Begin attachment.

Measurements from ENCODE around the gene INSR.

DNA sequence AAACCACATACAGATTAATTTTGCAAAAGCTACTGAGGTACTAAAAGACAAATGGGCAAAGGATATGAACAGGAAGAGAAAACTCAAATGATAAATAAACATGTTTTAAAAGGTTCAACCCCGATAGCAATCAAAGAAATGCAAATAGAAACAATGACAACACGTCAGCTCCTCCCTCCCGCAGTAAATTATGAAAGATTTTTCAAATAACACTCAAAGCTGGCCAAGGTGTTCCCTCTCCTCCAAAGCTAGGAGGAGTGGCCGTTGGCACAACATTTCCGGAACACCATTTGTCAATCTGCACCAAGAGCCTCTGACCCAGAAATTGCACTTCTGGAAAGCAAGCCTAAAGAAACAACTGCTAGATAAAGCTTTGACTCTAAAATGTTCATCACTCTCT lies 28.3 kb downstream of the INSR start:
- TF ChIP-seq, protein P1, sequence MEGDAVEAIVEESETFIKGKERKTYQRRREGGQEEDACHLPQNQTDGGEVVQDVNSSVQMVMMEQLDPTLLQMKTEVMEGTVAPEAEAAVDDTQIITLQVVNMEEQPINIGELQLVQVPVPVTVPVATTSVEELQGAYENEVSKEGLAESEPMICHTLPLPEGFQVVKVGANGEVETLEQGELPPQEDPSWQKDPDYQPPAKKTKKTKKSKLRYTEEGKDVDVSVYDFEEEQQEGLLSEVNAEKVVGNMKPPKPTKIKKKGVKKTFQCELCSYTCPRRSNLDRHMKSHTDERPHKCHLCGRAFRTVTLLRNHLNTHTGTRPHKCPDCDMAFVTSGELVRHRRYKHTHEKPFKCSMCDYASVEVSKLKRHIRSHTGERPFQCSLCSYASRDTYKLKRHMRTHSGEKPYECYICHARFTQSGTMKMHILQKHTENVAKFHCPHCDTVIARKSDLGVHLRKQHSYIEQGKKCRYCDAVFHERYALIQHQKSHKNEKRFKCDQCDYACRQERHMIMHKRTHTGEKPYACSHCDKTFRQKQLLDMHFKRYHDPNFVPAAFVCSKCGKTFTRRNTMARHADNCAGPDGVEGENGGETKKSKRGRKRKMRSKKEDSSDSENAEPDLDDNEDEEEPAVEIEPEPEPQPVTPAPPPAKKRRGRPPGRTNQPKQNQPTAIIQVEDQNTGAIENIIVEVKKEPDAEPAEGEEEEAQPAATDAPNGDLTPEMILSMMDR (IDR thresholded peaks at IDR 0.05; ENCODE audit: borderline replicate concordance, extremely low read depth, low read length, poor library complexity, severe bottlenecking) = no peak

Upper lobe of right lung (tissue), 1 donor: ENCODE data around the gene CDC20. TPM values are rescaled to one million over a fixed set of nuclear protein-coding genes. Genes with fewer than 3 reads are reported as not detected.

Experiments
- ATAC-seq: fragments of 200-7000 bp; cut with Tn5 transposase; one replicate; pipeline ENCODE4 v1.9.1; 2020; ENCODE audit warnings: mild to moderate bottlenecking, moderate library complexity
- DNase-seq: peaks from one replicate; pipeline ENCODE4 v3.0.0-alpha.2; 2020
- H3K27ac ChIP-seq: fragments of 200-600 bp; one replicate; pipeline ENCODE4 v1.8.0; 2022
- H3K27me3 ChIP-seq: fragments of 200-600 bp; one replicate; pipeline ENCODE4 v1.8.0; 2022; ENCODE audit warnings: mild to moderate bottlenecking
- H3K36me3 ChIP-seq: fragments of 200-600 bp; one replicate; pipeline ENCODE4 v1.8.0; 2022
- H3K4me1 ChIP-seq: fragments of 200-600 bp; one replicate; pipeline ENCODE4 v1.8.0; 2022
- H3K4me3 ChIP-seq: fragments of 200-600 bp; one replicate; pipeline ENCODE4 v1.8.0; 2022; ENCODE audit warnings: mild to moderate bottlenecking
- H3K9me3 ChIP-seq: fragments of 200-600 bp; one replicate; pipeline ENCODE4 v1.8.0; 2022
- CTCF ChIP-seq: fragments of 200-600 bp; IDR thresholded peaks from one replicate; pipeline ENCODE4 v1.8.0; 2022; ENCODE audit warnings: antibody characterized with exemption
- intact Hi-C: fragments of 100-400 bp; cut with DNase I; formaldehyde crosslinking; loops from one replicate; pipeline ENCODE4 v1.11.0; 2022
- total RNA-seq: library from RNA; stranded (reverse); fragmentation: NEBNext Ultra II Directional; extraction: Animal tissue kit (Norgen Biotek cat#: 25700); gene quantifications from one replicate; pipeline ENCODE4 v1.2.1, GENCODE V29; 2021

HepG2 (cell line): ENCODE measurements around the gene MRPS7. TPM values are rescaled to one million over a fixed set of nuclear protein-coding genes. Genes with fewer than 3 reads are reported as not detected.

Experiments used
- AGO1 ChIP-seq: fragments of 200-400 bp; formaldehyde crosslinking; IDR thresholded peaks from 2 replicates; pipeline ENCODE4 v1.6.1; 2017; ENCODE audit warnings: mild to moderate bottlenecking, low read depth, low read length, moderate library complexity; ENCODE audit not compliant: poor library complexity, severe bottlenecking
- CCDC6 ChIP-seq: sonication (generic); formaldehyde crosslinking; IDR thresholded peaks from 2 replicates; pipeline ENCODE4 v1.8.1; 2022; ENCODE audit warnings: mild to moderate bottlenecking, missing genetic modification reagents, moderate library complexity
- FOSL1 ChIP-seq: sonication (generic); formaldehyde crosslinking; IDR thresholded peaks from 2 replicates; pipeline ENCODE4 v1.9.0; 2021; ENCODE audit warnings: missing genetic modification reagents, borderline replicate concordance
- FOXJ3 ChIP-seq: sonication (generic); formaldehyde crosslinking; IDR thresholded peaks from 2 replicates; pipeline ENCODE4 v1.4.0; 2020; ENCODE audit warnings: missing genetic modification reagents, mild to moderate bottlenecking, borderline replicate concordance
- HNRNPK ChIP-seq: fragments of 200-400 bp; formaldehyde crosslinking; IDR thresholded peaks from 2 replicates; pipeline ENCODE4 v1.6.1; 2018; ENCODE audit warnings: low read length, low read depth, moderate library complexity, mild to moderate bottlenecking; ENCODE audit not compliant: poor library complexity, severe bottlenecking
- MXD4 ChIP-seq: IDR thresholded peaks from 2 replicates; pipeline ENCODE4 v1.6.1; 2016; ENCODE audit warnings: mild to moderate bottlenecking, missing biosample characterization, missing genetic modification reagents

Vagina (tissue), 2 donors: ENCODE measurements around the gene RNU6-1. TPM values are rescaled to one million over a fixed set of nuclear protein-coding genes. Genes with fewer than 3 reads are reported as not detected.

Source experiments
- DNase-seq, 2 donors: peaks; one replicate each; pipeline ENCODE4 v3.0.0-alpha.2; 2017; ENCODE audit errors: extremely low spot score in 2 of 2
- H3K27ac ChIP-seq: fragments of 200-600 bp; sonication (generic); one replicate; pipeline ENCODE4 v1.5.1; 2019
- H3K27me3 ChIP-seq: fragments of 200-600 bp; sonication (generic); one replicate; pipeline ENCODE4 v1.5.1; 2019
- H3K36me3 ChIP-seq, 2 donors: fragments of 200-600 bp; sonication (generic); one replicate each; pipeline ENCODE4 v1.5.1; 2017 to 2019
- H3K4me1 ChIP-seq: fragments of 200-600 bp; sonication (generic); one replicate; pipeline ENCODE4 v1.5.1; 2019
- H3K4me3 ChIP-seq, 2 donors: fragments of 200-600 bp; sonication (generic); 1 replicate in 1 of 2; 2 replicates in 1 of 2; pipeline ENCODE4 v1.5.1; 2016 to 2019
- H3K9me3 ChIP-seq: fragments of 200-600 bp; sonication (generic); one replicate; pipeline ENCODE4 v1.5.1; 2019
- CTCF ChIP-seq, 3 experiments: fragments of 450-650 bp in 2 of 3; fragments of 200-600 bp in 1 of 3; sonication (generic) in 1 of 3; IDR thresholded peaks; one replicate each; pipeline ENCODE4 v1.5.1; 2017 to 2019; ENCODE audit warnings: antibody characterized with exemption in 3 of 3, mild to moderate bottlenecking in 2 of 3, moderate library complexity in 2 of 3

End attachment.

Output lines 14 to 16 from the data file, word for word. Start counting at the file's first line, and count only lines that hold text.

- CTCF ChIP-seq: fragments of 200-600 bp; IDR thresholded peaks from one replicate; pipeline ENCODE4 v1.8.0; 2022; ENCODE audit warnings: antibody characterized with exemption
- intact Hi-C: fragments of 100-400 bp; cut with DNase I; formaldehyde crosslinking; loops from one replicate; pipeline ENCODE4 v1.11.0; 2022
- total RNA-seq: library from RNA; stranded (reverse); fragmentation: NEBNext Ultra II Directional; extraction: Animal tissue kit (Norgen Biotek cat#: 25700); gene quantifications from one replicate; pipeline ENCODE4 v1.2.1, GENCODE V29; 2021